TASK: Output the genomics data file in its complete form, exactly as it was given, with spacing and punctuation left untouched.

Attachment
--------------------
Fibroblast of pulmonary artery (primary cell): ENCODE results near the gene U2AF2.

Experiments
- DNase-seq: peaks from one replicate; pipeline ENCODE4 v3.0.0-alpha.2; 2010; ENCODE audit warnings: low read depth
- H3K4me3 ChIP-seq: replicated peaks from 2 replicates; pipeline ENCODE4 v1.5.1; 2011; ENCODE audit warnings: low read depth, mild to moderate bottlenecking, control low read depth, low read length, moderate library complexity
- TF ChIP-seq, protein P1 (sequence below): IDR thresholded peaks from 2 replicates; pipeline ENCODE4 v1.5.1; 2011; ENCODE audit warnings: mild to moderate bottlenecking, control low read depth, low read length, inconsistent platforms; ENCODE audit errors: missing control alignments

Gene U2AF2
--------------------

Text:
Fibroblast of pulmonary artery (primary cell): ENCODE results near the gene U2AF2.

Experiments
- DNase-seq: peaks from one replicate; pipeline ENCODE4 v3.0.0-alpha.2; 2010; ENCODE audit warnings: low read depth
- H3K4me3 ChIP-seq: replicated peaks from 2 replicates; pipeline ENCODE4 v1.5.1; 2011; ENCODE audit warnings: low read depth, mild to moderate bottlenecking, control low read depth, low read length, moderate library complexity
- TF ChIP-seq, protein P1 (sequence below): IDR thresholded peaks from 2 replicates; pipeline ENCODE4 v1.5.1; 2011; ENCODE audit warnings: mild to moderate bottlenecking, control low read depth, low read length, inconsistent platforms; ENCODE audit errors: missing control alignments

Gene U2AF2